Job Title: Director Of Distribution
Type of Company: We roast fairly traded coffee and also sell other fair-trade food products. Our fair-trade products come only from farmers working small plots of land.
Education: BA, Economics
Previous Experience: I spent most of my time in outside sales (7 years). Previously, I worked for 9 months at the state department of Health.
Job Tasks: I have a role that bridges the operational side of our business to the sales and marketing side of the business. Distribution receives orders and ships them to customers. As the director, part of my job is to anticipate or understand changes and make sure that our warehouse changes accordingly to ship the orders efficiently. In order to ship orders properly, we have to keep track of the products, where they are, and how many we have. This is called inventory maintenance. We use computer software to track the inventory and process orders; my exposure to accounting helped me learn about inventory more quickly.
Since I have been here for 13 years, my job also includes training many people in my department and in other departments. Sometimes this training is planned, but often it is impromptu (as the need arises). I also arrange for training with other employees or outside of the company.
I also serve on the management team with six other directors. On that committee, I represent my department but I am also supposed to consider issues as if I were the CEO. Our team advises the CEO so that he can make the best decision.
Best and Worst Parts of the Job: The best part of my job is when I see the people around me working together, in a respectful way, to solve a problem. I also like the wide variety of things I could be doing in a day, from picking orders myself to creating a spreadsheet to show how many products we sold and to which kinds of customers. Every day is different.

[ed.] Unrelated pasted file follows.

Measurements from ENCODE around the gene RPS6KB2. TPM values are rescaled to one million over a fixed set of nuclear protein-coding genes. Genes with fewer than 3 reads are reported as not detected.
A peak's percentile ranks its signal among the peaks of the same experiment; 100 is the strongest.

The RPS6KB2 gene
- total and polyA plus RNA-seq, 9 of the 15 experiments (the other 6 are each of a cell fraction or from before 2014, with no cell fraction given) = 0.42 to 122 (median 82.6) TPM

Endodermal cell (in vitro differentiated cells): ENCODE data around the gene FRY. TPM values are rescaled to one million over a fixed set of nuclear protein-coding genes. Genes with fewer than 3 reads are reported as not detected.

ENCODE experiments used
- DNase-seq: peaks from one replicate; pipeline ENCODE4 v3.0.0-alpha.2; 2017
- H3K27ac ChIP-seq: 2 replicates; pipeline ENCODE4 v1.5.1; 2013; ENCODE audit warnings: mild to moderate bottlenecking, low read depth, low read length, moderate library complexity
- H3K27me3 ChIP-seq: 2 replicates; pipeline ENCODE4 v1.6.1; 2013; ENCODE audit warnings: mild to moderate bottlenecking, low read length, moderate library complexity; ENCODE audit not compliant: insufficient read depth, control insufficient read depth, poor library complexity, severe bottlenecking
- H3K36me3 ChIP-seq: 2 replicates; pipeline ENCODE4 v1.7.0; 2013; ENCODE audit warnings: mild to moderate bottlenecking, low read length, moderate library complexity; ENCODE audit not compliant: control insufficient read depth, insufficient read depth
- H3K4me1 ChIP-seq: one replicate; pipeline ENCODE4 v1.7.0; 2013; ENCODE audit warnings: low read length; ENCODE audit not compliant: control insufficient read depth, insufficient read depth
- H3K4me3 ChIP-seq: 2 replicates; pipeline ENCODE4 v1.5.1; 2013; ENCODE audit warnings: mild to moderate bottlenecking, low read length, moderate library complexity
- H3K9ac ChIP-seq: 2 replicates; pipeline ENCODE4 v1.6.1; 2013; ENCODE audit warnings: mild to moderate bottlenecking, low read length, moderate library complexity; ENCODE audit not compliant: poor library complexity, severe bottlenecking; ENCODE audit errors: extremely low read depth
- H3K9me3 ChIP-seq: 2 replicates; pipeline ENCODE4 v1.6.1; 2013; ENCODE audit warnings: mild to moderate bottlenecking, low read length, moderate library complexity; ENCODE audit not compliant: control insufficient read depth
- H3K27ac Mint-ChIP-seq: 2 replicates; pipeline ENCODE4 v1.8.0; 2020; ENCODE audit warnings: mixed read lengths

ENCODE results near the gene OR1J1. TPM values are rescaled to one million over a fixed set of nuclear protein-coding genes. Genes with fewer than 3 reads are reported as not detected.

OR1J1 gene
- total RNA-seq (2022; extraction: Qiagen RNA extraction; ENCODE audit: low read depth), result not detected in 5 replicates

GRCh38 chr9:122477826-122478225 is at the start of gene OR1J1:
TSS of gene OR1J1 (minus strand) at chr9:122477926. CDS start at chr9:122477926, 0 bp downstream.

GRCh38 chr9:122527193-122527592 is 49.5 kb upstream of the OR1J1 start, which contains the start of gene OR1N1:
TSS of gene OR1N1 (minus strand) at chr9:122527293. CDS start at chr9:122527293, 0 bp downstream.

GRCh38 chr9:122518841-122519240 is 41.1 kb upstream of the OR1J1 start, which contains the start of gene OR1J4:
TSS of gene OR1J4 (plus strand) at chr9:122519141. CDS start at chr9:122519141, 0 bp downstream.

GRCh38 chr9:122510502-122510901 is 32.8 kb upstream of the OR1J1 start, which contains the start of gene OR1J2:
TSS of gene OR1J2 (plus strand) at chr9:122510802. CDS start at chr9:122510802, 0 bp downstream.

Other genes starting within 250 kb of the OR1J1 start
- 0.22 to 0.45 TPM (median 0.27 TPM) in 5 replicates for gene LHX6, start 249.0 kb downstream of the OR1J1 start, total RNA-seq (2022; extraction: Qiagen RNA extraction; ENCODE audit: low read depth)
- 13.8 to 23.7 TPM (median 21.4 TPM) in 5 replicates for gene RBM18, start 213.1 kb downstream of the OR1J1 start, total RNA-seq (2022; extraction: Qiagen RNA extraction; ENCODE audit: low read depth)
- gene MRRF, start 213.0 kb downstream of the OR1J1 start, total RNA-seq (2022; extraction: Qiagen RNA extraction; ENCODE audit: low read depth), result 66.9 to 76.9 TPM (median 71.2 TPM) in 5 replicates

The worst part is when my co-workers either shirk their responsibilities or feel like other co-workers are not doing their jobs well. Then everyone feels disappointed in each other and in our work.
1.) Prepare. In any job that involves meetings or organizing people, let them know ahead of time what you would like the group to accomplish during the time together. Many people dislike meetings, but when they leave a meeting feeling that they have been productive, they feel good. And more work gets done!
2.) Clarify expectations. If you don't know what a supervisor or co-worker expects of you, you might waste time doing what you think they want rather than what they really need. Likewise, if you do not express clear expectations of others, you are not likely to get back what you really want.
3.) Don't pretend to know specialized vocabulary or concepts if you don't. Just ask and you will learn faster.
Additional Thoughts: Always be looking to learn more, and to understand the larger "picture." Small-minded people are not useful. Big thinkers who can also follow up on details can be most productive and are valued by others.
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